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Acute Card Care. 2009;11(3):160-8. doi: 10.1080/17482940903059143.

Obstructive left-sided prosthetic valve thrombosis.

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The Dan Sheingarten Echocardiography Unit and Valvular Clinic, Department of Cardiology, Rabin Medical Center, Beilinson Campus, Petah Tiqwa, Israel.


Obstructive prosthetic valve thrombosis is a serious complication in patients with prosthetic heart valves. It should be suspected in patients with worsening functional class, embolic phenomena, and inadequate anticoagulation. TTE is very informative and the most frequent modality to begin with. TEE is extremely important, with its unique role in excluding high-risk thrombi. Fluoroscopy is currently the best modality for the assessment of leaflet motion, especially for the aortic position, while cardiac CT may be of added value due to its unique post-processing features. Efforts to discriminate thrombosis from pannus should be made, although current methods are frequently inconclusive. The application of 3-dimensional TEE is hoped to improve the diagnostic accuracy further. Once the diagnosis is established, therapy should be offered according to the local expertise, considering the risk of surgery, the risk of thrombolysis (mainly--bleeding and embolism), the patients' functional class, and the likelihood of achieving valve reopening. Guidelines are numerous and puzzling. Thrombus size is probably the most important determinant of complications, and if it is small, thrombolysis is probably advised across all degrees of functional class, as suggested by American College of Chest Physicians.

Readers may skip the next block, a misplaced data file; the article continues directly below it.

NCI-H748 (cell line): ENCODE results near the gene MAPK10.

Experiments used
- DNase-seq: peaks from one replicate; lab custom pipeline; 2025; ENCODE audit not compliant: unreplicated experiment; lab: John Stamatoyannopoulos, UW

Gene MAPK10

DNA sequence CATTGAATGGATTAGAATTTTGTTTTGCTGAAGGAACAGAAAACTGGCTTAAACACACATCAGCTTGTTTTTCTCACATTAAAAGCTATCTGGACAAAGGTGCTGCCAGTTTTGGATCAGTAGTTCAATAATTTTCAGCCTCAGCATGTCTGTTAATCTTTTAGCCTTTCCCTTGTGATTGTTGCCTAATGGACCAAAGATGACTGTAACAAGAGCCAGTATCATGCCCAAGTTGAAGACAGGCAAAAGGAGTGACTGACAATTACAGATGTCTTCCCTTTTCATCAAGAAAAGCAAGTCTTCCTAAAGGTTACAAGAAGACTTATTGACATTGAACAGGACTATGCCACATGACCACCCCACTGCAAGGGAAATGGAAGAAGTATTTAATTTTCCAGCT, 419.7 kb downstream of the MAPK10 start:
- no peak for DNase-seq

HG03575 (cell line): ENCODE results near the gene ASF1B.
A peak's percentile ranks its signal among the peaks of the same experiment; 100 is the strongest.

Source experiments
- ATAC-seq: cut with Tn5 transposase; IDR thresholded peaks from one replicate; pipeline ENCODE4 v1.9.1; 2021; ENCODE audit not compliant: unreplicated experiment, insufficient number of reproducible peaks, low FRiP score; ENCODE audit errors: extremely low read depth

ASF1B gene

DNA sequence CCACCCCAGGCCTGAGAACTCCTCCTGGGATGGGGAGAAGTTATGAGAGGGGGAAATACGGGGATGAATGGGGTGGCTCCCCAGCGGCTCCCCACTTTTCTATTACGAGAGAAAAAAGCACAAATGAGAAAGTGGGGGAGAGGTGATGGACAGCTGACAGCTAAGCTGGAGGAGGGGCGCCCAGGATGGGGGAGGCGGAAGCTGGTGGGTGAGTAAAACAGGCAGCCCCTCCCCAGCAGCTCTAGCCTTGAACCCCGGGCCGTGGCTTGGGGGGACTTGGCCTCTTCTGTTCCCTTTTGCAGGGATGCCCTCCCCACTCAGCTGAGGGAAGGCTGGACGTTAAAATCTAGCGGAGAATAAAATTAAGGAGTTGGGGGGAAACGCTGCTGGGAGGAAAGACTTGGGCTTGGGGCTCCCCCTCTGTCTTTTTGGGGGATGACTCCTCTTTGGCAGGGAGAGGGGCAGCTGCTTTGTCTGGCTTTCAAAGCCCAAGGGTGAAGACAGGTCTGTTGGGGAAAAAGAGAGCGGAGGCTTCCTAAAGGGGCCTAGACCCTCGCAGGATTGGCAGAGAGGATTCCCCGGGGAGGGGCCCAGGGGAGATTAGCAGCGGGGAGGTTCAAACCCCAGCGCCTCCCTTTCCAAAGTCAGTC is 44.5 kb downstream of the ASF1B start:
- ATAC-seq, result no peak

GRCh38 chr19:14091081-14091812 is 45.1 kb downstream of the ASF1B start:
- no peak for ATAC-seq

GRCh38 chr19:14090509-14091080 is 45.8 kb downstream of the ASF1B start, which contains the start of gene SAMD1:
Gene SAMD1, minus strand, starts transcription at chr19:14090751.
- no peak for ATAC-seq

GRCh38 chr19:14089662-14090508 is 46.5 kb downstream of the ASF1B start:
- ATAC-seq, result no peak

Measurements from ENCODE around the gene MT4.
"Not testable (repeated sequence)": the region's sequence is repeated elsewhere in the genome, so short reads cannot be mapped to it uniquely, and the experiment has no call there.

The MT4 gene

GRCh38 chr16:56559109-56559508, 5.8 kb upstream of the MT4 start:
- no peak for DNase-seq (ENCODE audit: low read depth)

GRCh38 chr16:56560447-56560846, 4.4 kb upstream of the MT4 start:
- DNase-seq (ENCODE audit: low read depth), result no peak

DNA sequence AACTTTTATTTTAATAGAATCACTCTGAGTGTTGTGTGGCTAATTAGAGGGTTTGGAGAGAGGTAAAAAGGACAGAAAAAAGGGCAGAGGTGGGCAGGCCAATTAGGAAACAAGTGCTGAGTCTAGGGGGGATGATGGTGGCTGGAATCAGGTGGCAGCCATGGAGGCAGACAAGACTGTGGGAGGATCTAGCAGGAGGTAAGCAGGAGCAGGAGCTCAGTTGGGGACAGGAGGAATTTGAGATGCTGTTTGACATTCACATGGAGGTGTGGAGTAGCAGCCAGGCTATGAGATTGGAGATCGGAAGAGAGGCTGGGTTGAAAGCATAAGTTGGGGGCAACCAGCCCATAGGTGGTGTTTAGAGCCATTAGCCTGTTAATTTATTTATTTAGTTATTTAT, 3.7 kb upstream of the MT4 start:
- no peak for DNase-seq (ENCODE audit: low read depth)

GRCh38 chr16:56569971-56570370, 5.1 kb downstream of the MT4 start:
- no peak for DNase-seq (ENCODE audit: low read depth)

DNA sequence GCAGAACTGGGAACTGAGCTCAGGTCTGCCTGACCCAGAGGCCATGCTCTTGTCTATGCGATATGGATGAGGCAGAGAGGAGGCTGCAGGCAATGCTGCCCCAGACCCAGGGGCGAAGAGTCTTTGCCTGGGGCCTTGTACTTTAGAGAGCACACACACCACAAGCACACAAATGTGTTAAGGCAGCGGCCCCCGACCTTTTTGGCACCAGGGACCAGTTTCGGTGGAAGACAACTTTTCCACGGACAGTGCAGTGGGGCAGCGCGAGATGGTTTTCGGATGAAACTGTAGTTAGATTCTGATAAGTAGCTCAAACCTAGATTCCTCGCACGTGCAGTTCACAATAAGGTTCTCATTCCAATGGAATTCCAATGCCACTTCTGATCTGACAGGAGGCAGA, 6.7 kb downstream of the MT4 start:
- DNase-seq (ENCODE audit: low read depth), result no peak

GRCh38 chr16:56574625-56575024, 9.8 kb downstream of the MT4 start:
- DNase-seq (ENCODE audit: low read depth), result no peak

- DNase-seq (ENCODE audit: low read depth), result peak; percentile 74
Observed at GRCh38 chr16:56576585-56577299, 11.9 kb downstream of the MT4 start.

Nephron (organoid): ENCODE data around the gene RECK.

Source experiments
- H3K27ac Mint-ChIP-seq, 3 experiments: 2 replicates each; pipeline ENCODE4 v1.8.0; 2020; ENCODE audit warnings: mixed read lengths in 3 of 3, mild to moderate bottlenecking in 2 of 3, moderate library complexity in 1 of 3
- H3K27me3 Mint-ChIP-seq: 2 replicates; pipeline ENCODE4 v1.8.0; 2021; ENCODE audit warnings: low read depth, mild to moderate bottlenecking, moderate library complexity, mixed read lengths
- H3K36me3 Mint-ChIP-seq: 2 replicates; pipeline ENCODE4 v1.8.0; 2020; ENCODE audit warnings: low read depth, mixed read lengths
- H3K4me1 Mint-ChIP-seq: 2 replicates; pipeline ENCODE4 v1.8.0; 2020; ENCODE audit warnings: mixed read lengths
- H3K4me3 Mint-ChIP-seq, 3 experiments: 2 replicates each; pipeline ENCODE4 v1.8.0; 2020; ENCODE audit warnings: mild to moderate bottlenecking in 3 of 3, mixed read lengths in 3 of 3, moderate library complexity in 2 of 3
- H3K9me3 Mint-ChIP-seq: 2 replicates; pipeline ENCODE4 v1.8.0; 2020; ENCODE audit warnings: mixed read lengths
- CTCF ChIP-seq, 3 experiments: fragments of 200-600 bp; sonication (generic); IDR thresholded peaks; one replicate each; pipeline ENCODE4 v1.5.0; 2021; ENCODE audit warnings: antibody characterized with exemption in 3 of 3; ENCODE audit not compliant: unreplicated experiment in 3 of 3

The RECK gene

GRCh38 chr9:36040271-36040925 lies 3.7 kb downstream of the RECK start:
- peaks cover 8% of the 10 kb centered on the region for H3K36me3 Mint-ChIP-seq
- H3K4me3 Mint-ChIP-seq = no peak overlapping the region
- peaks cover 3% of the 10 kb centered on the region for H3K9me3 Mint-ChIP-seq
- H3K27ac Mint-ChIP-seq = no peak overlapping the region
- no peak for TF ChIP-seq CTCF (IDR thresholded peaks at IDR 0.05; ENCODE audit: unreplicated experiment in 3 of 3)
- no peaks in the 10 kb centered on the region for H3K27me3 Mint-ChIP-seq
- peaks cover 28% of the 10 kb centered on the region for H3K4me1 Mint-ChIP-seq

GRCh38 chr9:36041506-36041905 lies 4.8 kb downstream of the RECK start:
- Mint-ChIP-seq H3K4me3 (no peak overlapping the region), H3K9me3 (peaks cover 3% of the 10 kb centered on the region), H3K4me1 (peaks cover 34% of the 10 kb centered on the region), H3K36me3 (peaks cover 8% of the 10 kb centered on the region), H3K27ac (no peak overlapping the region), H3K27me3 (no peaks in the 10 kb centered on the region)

[Indexed for MEDLINE]

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